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Saturday, 12 July 2008

Run, baby, run!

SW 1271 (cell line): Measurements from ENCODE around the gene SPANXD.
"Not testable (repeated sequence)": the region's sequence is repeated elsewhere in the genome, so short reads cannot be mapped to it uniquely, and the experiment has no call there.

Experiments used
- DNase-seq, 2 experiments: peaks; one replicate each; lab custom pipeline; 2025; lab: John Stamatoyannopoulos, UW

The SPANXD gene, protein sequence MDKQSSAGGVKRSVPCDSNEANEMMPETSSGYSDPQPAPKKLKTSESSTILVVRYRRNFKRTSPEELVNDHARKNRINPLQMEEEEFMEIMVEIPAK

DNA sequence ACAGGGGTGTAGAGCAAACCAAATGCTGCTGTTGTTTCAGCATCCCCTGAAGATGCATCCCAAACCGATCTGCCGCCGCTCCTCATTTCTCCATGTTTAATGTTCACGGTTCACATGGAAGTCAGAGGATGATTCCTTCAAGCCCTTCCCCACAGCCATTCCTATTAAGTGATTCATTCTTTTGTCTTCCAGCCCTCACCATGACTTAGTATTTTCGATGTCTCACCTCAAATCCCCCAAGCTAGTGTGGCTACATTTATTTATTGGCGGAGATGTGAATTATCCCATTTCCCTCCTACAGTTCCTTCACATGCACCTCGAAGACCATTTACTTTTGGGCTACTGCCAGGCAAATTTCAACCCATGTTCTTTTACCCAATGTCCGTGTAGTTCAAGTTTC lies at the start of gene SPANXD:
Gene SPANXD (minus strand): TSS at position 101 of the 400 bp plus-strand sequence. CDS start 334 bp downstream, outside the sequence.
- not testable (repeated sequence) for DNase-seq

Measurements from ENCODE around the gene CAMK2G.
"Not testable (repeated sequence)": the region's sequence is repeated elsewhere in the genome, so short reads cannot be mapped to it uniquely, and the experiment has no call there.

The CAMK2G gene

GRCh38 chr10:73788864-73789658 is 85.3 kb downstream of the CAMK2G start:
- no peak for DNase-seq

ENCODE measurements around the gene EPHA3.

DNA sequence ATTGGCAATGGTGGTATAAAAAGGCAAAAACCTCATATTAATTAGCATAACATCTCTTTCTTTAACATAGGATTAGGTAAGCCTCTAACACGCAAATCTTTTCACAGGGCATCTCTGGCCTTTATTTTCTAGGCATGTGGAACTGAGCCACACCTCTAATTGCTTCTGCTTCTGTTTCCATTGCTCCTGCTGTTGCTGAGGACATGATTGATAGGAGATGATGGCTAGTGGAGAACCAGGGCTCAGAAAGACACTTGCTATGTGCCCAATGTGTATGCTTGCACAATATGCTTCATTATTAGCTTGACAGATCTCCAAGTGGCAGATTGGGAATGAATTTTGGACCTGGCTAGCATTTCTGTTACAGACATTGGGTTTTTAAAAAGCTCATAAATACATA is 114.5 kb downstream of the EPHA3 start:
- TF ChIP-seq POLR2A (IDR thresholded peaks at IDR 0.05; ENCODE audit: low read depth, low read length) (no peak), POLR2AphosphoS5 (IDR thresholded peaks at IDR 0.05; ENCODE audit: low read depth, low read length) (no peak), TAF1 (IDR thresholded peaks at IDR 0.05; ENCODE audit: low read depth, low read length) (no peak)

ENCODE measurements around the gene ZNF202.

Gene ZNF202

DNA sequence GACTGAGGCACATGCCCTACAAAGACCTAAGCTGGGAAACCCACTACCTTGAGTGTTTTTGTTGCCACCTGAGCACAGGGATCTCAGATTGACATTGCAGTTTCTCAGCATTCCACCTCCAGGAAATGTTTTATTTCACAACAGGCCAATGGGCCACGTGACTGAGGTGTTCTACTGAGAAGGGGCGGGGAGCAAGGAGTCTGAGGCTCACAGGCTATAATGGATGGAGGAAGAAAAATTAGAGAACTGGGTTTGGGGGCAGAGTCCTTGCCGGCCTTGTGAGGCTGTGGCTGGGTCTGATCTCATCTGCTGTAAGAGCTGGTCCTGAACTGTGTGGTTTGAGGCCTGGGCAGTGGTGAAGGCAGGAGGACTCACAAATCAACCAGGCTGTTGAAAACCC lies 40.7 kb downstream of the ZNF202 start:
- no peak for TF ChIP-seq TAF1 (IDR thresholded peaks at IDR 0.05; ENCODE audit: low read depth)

My legs were aching all last weekend. The reason? I managed to get myself talked into running in the Mum's race at Eden's school sports day. It had been a week of highs and lows at work and I was having a tough time shaking a particularly difficult issue out of my mind. I wanted to be with Eden 100%, at her first school sports day, enjoying the moment. But the work problem wouldn't go away. Running as fast as I could along a 100m dash sounded like a good idea. It worked. For a few seconds I was ten years old again, free of all the crap, adult stuff that clogs up my mind most of the time, running through the sunshine and laughing and nearly wetting myself (the pelvic floor really isn't what it was - sorry, was that too much information?). And my mind was gloriously empty, just for those few seconds. I'd forgotten how much I used to *love* running. Something else interested me about the race. As we stood at the start line, I did wonder just for a second whether I could win it. And I quite liked the idea that I might! Some glimmer of the highly competitive ten year old me, the one who couldn't bear even second place, was resurfacing. I didn't win. But, unlike when I was ten, that really was OK. It's funny how your perspective changes as you grow older. Like, now, running 100m without falling over, getting cramp or actually wetting myself really felt like an achievement! However, this mature and somewhat wry sense of perspective was entirely lost to me watching Eden compete in her first 'serious' sports day race. I watched her jiggling about on the start line and willed her obvious nerves to dispel. As she shot off, her pigtails streaming, I found myself yelling, "Go, Eden! Ruuuuuuun! You can do it!" I wanted her to win, not because I wanted her to be the best, but because I knew how disappointed she would be if she didn't. She won her heat, and I was immeasurably proud. But when she came third in her final, and her tears began to flow, I wished I could take away her disappointment. I went to comfort her and she ran into my arms. And as I pulled away from our cuddle, she said to me in a slightly choked voice, "It doesn't matter that I didn't win, Mummy. Running that race has made me stronger for the next time. It's the taking part that counts, isn't it?" I knew she only half believed it, but I admired her assertion, her swift attempt to regain perspective in the face of disappointment, all the same.

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